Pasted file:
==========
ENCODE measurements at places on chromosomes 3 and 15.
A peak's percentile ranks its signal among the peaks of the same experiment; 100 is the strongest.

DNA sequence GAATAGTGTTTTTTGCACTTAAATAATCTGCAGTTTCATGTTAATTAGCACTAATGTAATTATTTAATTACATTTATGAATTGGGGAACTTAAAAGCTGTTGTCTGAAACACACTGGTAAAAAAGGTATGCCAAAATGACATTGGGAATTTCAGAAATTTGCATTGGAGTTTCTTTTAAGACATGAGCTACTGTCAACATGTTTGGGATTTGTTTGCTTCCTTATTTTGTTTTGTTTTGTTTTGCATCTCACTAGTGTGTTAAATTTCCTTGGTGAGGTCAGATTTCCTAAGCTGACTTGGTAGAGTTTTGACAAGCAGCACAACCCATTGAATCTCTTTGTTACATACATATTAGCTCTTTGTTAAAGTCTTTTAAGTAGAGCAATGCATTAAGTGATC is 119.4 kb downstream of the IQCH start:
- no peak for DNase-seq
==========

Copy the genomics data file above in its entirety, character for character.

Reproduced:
ENCODE measurements at places on chromosomes 3 and 15.
A peak's percentile ranks its signal among the peaks of the same experiment; 100 is the strongest.

DNA sequence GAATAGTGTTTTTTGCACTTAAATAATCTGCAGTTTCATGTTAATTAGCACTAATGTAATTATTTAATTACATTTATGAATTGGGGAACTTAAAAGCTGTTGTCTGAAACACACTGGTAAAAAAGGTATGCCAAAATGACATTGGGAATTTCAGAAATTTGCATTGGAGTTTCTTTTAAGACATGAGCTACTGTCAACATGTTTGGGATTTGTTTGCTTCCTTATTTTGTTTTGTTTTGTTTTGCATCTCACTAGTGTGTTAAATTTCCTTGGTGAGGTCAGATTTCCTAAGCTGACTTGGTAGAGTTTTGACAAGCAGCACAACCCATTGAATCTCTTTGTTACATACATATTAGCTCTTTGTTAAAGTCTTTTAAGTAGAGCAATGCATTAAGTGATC is 119.4 kb downstream of the IQCH start:
- no peak for DNase-seq